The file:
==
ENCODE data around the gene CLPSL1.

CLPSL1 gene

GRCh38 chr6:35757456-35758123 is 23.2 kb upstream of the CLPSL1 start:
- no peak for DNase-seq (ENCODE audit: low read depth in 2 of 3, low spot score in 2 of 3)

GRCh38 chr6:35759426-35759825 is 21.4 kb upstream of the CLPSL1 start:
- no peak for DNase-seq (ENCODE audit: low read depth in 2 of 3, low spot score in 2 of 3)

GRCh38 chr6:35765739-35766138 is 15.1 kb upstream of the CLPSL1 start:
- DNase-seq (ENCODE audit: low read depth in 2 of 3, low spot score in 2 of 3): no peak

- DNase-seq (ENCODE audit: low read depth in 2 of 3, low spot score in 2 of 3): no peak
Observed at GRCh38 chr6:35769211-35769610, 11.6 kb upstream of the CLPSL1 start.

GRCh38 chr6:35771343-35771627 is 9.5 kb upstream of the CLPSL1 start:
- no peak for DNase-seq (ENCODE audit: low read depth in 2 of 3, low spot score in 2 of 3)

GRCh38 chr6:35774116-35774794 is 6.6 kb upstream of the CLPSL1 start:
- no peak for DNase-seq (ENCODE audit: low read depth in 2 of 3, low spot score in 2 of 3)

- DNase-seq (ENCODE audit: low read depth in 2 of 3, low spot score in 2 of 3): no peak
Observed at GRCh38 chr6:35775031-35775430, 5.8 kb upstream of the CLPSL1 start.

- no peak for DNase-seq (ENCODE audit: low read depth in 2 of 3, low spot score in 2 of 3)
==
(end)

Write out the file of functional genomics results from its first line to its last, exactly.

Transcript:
ENCODE data around the gene CLPSL1.

CLPSL1 gene

GRCh38 chr6:35757456-35758123 is 23.2 kb upstream of the CLPSL1 start:
- no peak for DNase-seq (ENCODE audit: low read depth in 2 of 3, low spot score in 2 of 3)

GRCh38 chr6:35759426-35759825 is 21.4 kb upstream of the CLPSL1 start:
- no peak for DNase-seq (ENCODE audit: low read depth in 2 of 3, low spot score in 2 of 3)

GRCh38 chr6:35765739-35766138 is 15.1 kb upstream of the CLPSL1 start:
- DNase-seq (ENCODE audit: low read depth in 2 of 3, low spot score in 2 of 3): no peak

- DNase-seq (ENCODE audit: low read depth in 2 of 3, low spot score in 2 of 3): no peak
Observed at GRCh38 chr6:35769211-35769610, 11.6 kb upstream of the CLPSL1 start.

GRCh38 chr6:35771343-35771627 is 9.5 kb upstream of the CLPSL1 start:
- no peak for DNase-seq (ENCODE audit: low read depth in 2 of 3, low spot score in 2 of 3)

GRCh38 chr6:35774116-35774794 is 6.6 kb upstream of the CLPSL1 start:
- no peak for DNase-seq (ENCODE audit: low read depth in 2 of 3, low spot score in 2 of 3)

- DNase-seq (ENCODE audit: low read depth in 2 of 3, low spot score in 2 of 3): no peak
Observed at GRCh38 chr6:35775031-35775430, 5.8 kb upstream of the CLPSL1 start.

- no peak for DNase-seq (ENCODE audit: low read depth in 2 of 3, low spot score in 2 of 3)